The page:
There’s also a Gaga pit and a Little League sized ballpark right next to the field with kids playing a game there. So all bases are covered for the kids to either play at the park, the sandlot, or watch the game with family. It’s pretty sweet. 

The only issue I can find is the occasional snobbishness of the Chatham fans. And mind you, I’m talking about locals, not the visitors or parents of the players. Chatham can be a snooty old money New England town and can be unwelcoming. I’ve seen it and my friends have too. But don’t let that point turn you away, it happens one out of every hundred trips. And the experience isn’t soured by the one obnoxious fan I can encounter infrequently. This is still one of the best experiences in baseball. 

Total Score: 49/50

I’m not exaggerating when I call this one of the best sports experiences I’ve had as a fan. This park gets everything right and in my opinion, not only serves as the best park in the Cape League, but is a beautiful slice of Americana that must be experienced. This is the definitive Cape League experience. You can go at any stage of your life and enjoy the park, the playground, the game, and the company you keep at the ballpark. Its the most versatile park with the most complete experience. I have only tepid complaints at best. Veterans Field is not only a must for any baseball fan, it is a must for anyone visiting Cape Cod. 

Eldredge Park Review

Finally, a road review! Took a while but I have finally gotten around to visiting a field other than Stony Brook and writing about it! I’ve been to everyone already, now I’m just writing about them. 

Out of all the parks in the Cape that aren’t Stony Brook, I’ve been to Eldridge the most. It makes sense, Orleans is close to my house and I’ve been to plenty of games here. Let’s put my positive history aside and analyze the park critically. Would you like this place? Let’s find out. This is Eldridge Park, home of the Orleans Firebirds. 

Location: 10/10

Eldridge is located at Nauset Regional Middle School, right on the corner of RT. 28 and Eldridge Parkway. Those are two busy streets in the town and the field is hard to miss. It’s easy to see from the street and frequently attracts attention. On top of being visible, the park also has plenty of parking. The school has a sizeable parking lot for the early crowd and a separate football field and track where they can direct overflow traffic to. It can be a bit hard to navigate lot traffic but that can be said if every large lot ever. Point is, there’s plenty of it for people who drive by, like what they see, and want to stop and watch for a bit. 

In addition, Eldredge is quite well located within the town. Orleans is a fairly small place. But it swells significantly in the summertime. It has a great business district for shopping, restaurants, and general merriment. There’s also a theatre, a few great beaches, and plenty of good entertainment for the whole family in town. A number of these things are a short drive from the field, but that’s not too much of a concern. It’s close enough to make everything doable in a weekend or so. The business district is also close enough that you could have a short walk to the field. It’s not the ideal setup, but you can do it. All things considered, I have absolutely no problems at all with the location of the field. It works as a part of the Orleans experience and can cap a great day exploring the town. Perfect marks here.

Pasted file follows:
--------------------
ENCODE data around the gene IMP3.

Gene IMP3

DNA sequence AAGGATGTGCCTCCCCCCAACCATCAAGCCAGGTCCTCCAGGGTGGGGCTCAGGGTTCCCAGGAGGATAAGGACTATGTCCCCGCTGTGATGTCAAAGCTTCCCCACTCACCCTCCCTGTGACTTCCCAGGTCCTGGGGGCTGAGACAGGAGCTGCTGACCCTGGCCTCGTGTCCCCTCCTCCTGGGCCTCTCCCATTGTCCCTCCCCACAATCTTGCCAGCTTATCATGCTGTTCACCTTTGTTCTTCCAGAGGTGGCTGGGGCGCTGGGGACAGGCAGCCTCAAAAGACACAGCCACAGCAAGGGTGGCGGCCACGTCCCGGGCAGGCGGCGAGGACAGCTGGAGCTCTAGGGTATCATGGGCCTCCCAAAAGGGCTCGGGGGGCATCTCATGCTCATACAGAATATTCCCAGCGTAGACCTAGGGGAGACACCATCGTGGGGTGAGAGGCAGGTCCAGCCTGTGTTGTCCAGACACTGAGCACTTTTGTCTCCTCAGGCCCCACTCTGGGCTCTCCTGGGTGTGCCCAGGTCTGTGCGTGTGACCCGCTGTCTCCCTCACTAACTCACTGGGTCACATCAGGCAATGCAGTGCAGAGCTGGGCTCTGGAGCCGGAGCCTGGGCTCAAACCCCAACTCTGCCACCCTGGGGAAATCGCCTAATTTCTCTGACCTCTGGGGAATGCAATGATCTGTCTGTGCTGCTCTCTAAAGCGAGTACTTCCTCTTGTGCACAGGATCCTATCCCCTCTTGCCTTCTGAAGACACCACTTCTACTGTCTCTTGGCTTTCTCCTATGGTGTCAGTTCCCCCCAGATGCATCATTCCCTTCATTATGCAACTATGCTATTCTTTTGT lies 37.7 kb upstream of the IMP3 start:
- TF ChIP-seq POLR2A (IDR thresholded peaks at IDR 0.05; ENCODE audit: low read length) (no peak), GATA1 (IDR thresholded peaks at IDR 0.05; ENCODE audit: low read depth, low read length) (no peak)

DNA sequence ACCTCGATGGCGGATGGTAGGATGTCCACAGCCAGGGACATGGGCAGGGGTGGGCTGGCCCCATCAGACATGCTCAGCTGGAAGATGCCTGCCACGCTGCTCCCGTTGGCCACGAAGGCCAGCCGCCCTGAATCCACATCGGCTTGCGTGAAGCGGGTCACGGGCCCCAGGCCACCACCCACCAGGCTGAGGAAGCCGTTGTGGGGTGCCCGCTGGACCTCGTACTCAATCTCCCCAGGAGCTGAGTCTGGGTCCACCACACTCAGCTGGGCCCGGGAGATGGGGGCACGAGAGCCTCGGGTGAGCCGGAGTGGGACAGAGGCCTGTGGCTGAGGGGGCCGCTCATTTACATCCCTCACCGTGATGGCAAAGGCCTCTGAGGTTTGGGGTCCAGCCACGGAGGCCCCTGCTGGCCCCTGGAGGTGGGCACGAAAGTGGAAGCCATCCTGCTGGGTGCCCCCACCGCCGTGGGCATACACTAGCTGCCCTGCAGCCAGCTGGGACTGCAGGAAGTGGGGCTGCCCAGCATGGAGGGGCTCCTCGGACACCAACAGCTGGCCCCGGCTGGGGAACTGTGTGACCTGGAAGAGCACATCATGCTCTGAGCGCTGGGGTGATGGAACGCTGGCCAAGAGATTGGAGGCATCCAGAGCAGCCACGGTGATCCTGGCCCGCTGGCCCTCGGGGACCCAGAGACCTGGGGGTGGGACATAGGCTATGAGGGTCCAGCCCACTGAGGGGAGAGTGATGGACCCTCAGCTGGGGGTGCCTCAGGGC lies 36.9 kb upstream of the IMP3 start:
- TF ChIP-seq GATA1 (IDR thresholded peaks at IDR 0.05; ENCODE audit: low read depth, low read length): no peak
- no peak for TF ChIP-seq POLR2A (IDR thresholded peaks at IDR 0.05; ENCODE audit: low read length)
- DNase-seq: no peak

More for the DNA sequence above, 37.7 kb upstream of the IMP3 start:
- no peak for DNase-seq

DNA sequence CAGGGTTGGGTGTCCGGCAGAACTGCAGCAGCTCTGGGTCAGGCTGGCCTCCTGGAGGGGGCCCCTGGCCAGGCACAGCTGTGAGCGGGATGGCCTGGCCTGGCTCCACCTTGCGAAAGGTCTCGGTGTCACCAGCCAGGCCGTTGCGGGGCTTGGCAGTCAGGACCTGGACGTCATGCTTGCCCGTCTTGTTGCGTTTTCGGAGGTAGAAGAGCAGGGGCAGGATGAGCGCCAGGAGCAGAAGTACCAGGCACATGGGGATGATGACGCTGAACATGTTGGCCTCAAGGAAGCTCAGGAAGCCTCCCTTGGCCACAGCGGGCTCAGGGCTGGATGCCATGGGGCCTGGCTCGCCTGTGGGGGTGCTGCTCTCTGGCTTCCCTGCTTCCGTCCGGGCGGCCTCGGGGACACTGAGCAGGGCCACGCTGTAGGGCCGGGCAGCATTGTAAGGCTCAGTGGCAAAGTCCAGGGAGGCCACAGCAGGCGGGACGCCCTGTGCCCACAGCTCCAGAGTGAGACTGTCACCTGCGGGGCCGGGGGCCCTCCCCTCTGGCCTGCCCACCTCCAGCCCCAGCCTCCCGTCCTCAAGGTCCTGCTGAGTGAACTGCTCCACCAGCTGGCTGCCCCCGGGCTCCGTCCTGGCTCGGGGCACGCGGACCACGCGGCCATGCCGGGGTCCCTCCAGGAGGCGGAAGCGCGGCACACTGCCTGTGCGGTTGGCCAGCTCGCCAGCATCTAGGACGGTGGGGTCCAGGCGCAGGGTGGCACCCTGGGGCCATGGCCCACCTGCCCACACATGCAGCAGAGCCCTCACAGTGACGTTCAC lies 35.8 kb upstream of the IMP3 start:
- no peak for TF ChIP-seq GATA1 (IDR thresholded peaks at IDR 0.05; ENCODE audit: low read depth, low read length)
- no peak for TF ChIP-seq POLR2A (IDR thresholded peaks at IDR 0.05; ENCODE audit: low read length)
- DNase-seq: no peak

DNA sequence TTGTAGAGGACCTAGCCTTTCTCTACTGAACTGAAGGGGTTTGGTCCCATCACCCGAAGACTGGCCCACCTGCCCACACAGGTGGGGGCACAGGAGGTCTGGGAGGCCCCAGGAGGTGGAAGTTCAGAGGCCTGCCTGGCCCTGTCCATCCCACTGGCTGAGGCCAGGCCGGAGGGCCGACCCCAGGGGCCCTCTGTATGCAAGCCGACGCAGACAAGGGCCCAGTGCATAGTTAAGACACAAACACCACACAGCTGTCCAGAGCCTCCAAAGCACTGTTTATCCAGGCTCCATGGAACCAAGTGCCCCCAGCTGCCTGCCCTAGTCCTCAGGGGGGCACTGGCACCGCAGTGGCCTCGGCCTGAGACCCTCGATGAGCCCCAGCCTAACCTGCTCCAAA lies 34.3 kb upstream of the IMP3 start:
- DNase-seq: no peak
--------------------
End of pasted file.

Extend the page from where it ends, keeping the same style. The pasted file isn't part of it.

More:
Seating: 9/10

Eldredge can host some of the biggest crowds in the Cape League. I was at the highest attended Cape League game to this point, a playoff game between Orleans and YD in 2015. Why can it host so many? Well there’s a ton of space around the fences. Plenty of open grass and room to sprawl out on a blanket and make it a picnic. 

The most distinct feature of Eldredge is the hill overlooking the first baseline all the way from home plate to the foul pole. It’s common practice to bring chairs, blankets, and other stuff and mark off spots on the hill the morning or afternoon before a 7pm first pitch. It serves as excellent advertising before the game and a great place to watch from. You can see everything, you can sit in a comfy lawn chair or blanket, and enjoy one of the prettiest baseball sights you’ll ever experience. Similar points apply to the area behind the third baseline. It’s not as high a hill or as distinctive, but there’s just as good, if not better, a view there. It’s actually my favorite place to sit for a game here. There’s also room to sit in all parts of the outfield. So in terms of locations and spacing, there’s incredible variety and quality in every place. 

The only point I’m taking off is for a lack of variety in kinds of seating. There are four bleacher seat areas. One’s in close to deadaway center, one’s in right field and two are near home plate on the first base side. The issue with these is that most of these are kinda useless. The outfield ones are partly obstructed by the top of the outfield fences, so you can’t sit on the lower parts and see the game. And the ones near home plate are in front of each other, thus making the back one kind of an obstructed view. Yeah, an obstructed view behind home plate, that actually exists in a park without pillars. There are also some picnic tables in right field, and while these are pretty good, they feel like an afterthought. They’re just kinda there without more being available to do or see under the trees in right field. 

All this is to say that Brewster does a better job of seat variety. To get a great experience at Orleans, you have to bring a chair or blanket, or be ok with sitting on the grass. Here’s the thing though, if you’re cool with that, you’ll find better views, and a better air to enjoy the game, especially under the lights.